Tag Archives: affordable housing

Is Co-living About Affordability or Gentrification?

JJ Chez Hacker House in San Francisco

JJ Chez Hacker House in San Francisco

New Orleans        Talking on Wade’s World on KABF  with Michael Robinson Cohen about his Yale School of Architecture studio project to design a hundred thousand affordable housing units for San Francisco, or any other city that understands the problem and the potential, led us naturally to co-living.  Michael and his gang believe there is tremendous promise in co-living for the emerging young precariat, drawn into the “gig” economy to a portfolio of jobs in tech and elsewhere that combine good prospects with speculative wages and a boom-and-bust income instability.  For these emerging young architects smaller spaces with increased common space holding both the necessities of kitchen, laundry, and even work spaces along with amenities to wash it all down more easily, points towards a potential solution on affordability that those of us working in the midst of a desperate shortage of affordable houses for low-and-moderate income working people also find attractive.

            Sadly, there currently seems to be more slips between the cup and the lip as the promise of this idea confronts the reality of developers who seem determined to warp co-living schemes into an upgrade in price and performance of college residential houses in the high-priced, red-hot real estate markets in New York, the Bay Area, Seattle and the like.  In post-Katrina New Orleans,  there had been a number of interesting proposals for affordable “worker housing” to help get the necessary labor into the city at affordable prices when rents had doubled in the wake of the storm.  None were built, though some smaller unit style developments for artists, largely white unfortunately, with section 8 certificates did emerge in several places. 

            Reading about co-living schemes in New York City and the Bay Area, developers seem to be rejecting affordability in favor of charging premium rents and reshaping co-living almost as connection clubs.  The New York Times talks about “hacker houses” like the ones touted in movies about Facebook.  In New York co-living seems also like staying in the Yale or Harvard Club, except on a longer timeline with interviews by the owners and potential house or suite-mates and probably the kind of blackballing still common in the fraternity scene.  As one of these smaller developers says, “…you can get a bedroom in New York for less than $2500.”  You can buy a mansion in many cities around the country if you’re willing to pay $2500 per month!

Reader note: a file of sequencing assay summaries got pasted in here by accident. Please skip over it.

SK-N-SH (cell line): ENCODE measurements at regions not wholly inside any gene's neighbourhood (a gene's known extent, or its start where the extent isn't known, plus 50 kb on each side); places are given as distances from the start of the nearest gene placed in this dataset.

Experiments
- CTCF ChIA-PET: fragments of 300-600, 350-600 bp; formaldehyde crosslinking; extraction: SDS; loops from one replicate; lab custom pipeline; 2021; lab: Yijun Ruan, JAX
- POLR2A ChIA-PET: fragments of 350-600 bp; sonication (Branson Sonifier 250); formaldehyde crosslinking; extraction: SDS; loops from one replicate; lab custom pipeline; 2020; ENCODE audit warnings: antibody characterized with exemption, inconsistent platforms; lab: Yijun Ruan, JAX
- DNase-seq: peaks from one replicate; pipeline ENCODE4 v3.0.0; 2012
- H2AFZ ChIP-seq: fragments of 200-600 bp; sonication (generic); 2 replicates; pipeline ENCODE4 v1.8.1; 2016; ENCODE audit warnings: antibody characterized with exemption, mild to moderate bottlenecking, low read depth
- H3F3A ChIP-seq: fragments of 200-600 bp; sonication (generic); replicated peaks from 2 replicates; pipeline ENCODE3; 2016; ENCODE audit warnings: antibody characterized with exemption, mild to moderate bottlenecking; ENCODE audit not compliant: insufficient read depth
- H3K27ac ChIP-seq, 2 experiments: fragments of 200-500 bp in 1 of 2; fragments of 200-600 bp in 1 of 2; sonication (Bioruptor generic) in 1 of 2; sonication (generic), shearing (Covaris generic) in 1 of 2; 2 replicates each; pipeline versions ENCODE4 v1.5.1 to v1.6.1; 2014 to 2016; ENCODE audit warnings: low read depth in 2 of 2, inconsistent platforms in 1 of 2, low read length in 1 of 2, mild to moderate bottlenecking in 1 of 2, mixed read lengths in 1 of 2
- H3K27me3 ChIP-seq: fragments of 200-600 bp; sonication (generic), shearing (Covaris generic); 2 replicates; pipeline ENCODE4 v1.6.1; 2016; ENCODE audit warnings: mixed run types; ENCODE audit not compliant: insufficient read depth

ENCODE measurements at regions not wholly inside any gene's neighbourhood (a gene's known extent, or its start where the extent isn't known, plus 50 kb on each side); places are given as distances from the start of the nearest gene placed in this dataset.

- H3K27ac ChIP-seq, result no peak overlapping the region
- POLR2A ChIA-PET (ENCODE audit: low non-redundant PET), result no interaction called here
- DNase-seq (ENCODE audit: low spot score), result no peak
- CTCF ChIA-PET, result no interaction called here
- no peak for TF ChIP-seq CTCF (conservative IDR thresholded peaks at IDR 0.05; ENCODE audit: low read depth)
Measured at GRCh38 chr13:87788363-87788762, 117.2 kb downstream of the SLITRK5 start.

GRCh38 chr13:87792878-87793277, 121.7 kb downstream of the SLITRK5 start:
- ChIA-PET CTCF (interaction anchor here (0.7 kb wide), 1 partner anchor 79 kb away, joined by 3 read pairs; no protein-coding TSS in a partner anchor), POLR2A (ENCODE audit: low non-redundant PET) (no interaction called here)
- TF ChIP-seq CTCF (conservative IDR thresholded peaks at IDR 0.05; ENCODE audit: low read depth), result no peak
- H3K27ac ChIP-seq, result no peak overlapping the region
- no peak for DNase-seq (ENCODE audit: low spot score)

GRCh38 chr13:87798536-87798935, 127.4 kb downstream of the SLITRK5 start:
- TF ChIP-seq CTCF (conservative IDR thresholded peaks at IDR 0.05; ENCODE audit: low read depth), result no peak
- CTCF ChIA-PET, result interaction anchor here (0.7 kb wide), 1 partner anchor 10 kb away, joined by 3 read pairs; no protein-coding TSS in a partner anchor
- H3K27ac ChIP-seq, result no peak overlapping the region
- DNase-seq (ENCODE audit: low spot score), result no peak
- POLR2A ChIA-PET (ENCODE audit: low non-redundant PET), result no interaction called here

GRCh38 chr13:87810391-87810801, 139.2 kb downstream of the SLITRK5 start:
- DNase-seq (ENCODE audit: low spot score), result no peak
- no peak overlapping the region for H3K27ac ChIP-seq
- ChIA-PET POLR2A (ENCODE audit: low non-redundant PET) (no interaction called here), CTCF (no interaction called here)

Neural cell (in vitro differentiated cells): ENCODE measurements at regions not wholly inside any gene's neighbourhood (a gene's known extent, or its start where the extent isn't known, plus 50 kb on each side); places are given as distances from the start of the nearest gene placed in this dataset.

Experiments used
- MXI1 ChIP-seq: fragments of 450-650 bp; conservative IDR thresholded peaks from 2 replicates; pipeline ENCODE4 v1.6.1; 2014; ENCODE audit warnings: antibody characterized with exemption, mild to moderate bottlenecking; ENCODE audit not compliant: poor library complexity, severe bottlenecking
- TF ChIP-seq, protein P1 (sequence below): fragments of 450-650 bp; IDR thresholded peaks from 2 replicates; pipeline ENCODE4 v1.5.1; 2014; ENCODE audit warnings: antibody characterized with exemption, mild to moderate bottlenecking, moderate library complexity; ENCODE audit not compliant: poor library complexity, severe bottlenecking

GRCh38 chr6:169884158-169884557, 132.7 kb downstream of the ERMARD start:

A hipper and hungrier developer called Stage 3 Properties wants to build a co-living operation with 180 units to house 400 people and describes its mission as “passionately disrupting the housing industry by reimagining its process, product and price points and curating an all-inclusive cosmopolitan living experience designed for today’s creative class.”  I can guarantee that anytime you have the words, “reimagining,” “curating,” “cosmopolitan,” and “creative class” in the same sentence you better hold your wallet and purses with both hands because you are being shaken down for every penny while walking in knee high cow manure. 

            These rent-a-room hustles also are likely to have some problems with existing landlord tenant laws and single-room-occupancy rules in San Francisco and New York City for sure.  In the age of Uber though a lot of the hustlers think that rules to protect consumers or tenants are just rocks in the road on their way to riches, and therefore easily ignored.